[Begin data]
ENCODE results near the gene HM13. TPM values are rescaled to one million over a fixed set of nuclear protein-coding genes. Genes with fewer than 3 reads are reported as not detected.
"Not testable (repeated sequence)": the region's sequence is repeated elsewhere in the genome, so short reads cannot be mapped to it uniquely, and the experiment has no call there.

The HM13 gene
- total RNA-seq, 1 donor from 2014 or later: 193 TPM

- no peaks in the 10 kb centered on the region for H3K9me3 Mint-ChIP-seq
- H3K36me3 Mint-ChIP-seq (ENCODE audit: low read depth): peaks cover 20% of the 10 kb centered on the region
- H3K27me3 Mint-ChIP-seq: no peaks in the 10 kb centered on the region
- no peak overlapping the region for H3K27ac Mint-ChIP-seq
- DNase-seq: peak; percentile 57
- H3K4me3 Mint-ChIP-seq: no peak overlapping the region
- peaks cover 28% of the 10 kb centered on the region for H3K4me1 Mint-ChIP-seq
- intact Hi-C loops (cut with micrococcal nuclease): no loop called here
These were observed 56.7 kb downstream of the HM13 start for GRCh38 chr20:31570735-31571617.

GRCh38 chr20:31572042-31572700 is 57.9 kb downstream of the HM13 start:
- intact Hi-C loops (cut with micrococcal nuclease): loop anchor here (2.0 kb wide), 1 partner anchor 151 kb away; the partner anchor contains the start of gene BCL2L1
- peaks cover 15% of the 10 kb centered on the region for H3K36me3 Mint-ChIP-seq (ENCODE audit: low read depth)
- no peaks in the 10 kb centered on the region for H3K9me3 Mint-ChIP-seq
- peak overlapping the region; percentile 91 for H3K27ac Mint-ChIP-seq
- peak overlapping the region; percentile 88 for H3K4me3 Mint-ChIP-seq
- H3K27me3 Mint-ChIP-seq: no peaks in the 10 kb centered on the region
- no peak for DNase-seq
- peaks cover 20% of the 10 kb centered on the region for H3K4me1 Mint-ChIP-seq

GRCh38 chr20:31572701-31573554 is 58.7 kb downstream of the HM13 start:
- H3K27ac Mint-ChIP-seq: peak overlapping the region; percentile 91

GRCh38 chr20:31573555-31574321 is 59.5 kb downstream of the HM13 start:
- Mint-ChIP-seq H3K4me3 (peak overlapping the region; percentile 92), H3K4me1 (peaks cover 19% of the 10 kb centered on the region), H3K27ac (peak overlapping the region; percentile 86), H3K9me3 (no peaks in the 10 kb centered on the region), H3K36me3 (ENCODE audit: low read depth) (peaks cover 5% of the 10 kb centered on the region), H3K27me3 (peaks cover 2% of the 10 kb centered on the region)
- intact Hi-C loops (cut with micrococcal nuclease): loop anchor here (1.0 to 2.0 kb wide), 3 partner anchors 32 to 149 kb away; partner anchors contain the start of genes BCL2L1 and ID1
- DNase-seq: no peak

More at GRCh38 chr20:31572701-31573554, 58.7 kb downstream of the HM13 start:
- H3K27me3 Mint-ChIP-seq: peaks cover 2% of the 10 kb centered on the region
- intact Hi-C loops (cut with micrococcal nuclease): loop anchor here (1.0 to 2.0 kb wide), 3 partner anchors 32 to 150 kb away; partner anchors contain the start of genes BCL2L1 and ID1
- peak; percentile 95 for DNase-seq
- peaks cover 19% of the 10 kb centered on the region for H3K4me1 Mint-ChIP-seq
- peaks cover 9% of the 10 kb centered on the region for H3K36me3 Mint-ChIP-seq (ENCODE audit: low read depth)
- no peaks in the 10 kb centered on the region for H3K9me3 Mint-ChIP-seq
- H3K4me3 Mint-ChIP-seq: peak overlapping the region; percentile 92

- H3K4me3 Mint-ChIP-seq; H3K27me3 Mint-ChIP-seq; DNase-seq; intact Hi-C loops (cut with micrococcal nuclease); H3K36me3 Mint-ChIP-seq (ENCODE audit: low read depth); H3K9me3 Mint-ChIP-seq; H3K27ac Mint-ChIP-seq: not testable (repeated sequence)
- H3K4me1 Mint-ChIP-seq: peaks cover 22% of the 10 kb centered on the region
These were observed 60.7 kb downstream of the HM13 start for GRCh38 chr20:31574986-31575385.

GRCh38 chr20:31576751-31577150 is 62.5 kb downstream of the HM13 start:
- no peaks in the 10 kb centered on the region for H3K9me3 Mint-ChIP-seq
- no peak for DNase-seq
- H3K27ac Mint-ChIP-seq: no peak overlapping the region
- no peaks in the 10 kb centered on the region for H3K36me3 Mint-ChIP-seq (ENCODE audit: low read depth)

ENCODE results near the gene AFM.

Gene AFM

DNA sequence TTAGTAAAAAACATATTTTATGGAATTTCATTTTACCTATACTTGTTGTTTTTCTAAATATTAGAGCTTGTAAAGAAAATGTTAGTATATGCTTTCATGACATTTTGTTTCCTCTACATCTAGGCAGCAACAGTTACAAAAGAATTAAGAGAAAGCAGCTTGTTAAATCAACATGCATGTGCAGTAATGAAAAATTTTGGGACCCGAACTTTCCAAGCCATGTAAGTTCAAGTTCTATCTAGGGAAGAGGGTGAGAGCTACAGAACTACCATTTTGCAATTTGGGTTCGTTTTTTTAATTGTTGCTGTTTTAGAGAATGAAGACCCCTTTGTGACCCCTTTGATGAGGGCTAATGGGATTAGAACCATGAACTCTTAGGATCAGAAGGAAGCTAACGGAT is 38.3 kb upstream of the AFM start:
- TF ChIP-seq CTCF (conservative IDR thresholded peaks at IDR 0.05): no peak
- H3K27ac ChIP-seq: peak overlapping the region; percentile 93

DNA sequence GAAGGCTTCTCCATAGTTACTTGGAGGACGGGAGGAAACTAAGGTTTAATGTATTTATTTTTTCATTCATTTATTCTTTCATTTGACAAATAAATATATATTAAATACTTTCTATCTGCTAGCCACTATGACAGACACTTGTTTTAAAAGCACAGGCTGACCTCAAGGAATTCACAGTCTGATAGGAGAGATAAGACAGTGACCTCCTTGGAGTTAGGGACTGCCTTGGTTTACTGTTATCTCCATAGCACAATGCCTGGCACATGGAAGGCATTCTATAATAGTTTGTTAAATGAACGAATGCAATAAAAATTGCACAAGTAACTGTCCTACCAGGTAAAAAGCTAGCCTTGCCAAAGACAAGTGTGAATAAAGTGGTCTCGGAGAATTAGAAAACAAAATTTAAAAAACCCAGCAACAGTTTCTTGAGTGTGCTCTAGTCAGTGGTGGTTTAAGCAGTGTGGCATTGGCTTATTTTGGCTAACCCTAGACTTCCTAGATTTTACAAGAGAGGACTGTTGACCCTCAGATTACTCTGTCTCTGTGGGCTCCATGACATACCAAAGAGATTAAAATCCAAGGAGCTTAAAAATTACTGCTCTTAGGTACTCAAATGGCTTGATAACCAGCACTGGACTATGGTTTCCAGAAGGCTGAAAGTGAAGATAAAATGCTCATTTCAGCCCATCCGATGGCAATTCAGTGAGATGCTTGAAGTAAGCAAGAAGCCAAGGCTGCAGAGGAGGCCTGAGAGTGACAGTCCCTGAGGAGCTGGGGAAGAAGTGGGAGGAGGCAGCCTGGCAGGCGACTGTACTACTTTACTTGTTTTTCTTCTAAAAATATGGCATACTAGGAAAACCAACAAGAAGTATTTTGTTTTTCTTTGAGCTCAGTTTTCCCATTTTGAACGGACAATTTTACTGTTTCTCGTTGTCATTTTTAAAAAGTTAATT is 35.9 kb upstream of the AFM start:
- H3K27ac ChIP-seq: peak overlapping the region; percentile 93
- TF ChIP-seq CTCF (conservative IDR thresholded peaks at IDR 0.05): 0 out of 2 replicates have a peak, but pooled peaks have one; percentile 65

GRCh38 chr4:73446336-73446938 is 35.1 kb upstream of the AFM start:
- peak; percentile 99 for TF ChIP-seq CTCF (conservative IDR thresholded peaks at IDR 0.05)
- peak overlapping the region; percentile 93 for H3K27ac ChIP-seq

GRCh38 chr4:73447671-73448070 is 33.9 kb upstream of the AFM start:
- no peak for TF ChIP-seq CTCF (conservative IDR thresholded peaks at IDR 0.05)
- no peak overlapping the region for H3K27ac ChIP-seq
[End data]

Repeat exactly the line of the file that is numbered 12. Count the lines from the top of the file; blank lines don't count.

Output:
- intact Hi-C loops (cut with micrococcal nuclease): no loop called here